Dr. Sa Kai Bong
B.Optom (Melb), M.Ed. (HK), Ph.D. (Cog. Psy.), PGC. Optom. (NSW), PGC. Child Dev (HK), D.H.Sc. (Optom)
Behavioural Optometrist & Founder, Visionary Eyecare Centre
Place of Birth:
Have you lived overseas? Yes, my family moved to Melbourne, Australia during my early adolescence.
Year of your return to Hong Kong: 2003
What brought you back to Hong Kong?
Compared to Australia, Hong Kong has minimal behavioural optometric vision care. With my avid interest in working with children and families, mainly related to strabismus, amblyopia, and vision-related learning difficulties, I decided to start my clinical work in Hong Kong. Meanwhile, I also started my postgraduate studies in child development, in the context of human and psychological development
How did you get involved with the special needs community?
I trained as a developmental and behavioural optometrist in Australia, providing vision care to the pediatric and special needs populations (i.e. SEN, neurological cases). Behavioural optometry involves more than how well a person can see a distance eye chart but also concerns the efficiency of visual function that enables one to see comfortably and interpret visual information.
It was through my work with occupational therapists, psychologists and teachers that I began to work with the special needs community.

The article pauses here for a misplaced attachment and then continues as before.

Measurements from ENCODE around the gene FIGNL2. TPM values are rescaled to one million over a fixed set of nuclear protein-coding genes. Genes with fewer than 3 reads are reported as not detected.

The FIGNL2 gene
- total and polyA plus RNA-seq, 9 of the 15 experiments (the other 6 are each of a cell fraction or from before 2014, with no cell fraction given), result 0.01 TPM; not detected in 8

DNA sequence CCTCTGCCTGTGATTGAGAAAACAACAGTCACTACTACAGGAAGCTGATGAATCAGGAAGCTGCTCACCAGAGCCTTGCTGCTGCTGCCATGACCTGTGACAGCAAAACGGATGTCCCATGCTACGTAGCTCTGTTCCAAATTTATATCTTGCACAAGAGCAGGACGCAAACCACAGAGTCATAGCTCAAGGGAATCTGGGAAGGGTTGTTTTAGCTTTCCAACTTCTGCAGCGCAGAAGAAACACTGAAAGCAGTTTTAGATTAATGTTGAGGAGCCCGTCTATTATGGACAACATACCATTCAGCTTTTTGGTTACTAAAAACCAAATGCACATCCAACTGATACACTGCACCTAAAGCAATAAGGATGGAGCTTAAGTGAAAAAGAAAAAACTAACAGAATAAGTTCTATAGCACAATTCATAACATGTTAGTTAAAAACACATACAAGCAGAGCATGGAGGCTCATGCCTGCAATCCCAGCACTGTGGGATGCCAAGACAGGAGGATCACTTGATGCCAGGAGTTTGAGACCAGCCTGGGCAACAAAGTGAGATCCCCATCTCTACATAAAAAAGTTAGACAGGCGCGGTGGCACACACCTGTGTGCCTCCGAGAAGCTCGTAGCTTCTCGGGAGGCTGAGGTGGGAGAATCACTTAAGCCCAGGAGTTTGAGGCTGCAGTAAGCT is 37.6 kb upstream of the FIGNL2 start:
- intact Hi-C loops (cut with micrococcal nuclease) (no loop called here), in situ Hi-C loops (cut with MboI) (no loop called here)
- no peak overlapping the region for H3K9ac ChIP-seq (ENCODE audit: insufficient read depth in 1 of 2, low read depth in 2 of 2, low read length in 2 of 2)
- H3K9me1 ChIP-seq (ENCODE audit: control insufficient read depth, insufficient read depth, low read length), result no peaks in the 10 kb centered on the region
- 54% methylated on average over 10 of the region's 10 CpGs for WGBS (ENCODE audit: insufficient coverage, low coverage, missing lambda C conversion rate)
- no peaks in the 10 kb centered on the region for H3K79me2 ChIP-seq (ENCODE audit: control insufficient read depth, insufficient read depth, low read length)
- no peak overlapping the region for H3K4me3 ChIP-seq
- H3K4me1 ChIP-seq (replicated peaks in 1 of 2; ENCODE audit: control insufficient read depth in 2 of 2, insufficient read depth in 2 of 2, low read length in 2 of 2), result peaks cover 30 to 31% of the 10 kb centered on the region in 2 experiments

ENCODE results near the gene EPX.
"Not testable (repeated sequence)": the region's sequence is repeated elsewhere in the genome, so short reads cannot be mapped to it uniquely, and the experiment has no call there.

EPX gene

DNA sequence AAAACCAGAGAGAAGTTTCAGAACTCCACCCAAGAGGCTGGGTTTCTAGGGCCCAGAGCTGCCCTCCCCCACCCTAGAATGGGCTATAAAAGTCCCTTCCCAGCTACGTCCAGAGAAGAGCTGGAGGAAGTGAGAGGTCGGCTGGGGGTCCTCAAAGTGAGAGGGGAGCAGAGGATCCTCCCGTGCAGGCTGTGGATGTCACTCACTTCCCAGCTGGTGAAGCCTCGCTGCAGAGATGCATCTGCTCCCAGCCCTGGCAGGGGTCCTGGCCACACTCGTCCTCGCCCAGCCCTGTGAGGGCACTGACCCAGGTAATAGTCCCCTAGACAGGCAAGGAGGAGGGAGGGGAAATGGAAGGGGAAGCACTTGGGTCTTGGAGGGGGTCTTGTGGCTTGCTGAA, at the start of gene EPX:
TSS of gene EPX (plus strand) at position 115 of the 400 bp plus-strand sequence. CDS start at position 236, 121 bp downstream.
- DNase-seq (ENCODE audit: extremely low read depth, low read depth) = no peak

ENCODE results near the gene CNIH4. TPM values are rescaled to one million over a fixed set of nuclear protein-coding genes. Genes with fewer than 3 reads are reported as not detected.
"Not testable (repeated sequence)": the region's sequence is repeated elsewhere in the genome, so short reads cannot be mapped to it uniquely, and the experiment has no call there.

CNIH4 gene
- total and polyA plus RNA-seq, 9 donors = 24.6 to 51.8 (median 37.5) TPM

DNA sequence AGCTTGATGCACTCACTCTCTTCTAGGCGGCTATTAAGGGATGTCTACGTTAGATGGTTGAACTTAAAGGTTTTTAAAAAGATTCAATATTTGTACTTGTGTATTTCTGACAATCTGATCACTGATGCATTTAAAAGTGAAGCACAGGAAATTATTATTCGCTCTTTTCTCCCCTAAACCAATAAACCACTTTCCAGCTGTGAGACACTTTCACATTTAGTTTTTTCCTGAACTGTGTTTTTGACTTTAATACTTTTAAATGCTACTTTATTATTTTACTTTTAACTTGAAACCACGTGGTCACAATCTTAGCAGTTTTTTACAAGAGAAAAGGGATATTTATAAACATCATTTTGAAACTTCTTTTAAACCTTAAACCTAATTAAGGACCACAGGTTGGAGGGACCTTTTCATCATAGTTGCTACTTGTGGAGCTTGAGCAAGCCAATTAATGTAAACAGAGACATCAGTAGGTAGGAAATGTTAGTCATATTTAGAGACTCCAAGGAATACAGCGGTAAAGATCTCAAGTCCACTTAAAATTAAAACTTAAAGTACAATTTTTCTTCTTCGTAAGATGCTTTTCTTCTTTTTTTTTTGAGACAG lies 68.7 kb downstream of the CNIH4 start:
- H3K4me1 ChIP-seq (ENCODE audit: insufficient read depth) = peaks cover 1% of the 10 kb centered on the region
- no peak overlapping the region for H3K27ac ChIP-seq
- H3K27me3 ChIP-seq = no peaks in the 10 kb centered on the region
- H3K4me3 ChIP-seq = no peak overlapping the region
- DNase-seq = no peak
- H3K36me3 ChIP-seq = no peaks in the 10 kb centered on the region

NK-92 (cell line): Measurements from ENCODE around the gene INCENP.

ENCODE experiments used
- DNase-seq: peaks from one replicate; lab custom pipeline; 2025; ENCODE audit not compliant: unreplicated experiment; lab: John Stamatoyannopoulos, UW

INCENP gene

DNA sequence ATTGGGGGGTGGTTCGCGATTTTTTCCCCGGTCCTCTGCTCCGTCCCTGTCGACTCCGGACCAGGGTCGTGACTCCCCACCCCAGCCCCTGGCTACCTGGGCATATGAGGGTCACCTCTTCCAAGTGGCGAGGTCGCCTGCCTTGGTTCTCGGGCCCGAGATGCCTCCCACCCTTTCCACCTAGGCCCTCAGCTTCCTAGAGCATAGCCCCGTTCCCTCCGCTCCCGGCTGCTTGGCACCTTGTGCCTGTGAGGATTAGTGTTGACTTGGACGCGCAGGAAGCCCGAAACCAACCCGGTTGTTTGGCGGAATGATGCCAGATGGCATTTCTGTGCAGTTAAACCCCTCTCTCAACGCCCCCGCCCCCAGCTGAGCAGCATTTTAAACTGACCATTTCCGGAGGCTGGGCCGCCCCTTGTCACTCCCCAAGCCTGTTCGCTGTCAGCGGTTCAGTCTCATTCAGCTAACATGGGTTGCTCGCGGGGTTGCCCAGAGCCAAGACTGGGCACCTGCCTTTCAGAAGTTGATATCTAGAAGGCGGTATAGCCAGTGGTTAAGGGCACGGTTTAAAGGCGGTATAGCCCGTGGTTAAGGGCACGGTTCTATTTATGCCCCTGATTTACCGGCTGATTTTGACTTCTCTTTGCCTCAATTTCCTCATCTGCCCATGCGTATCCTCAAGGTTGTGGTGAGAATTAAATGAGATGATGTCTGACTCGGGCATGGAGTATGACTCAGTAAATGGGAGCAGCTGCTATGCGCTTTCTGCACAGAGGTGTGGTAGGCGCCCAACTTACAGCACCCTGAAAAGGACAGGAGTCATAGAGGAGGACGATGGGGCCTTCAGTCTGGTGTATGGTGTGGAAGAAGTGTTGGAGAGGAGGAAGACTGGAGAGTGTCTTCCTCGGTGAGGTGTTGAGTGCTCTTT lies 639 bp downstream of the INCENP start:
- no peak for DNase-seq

How are you currently involved with the special needs community in Hong Kong?
Currently, I provide assessments to the special needs community and also management of various conditions, including vision therapy to promote visual function.
What age groups do you work with?
I mainly work with children, from preschool children to teenagers.
What are some of the more common issues related to vision that you come across when working with children with special needs?
I often encounter vision-related learning difficulties, strabismus, and amblyopia in my practice and it is common to see other multi-sensory issues also present.
For management, we undergo vision therapy with the aim to enhance visual function and performance, and also work with other professionals, parents, and teachers to empower children.
How is your assessment different from a standard eye test?
In my routine behavioral optometry assessment, the focus is on three main domains:
1) Visual clarity (i.e. how well a person can see);
2) Visual efficiency and function, including visual focus, teaming of the eyes, visual tracking skills (i.e., whether a person can see comfortably and effortlessly); and
3) Visual information processing (i.e., how to interpret and internalise visual information), by utilising different objective and subjective testing methods.
For instance, a child can pass the vision screening test (i.e., able to see the distance chart clearly) but still struggle with reading and learning. This could be associated with a deficiency in visual function, such as difficulty with visual focusing.
Imagine a child seeing the text on a page go blurry transiently or seeing double. It would be challenging to keep their place while reading and could potentially lead to issues with reading comprehension, attention, and motivation to learn.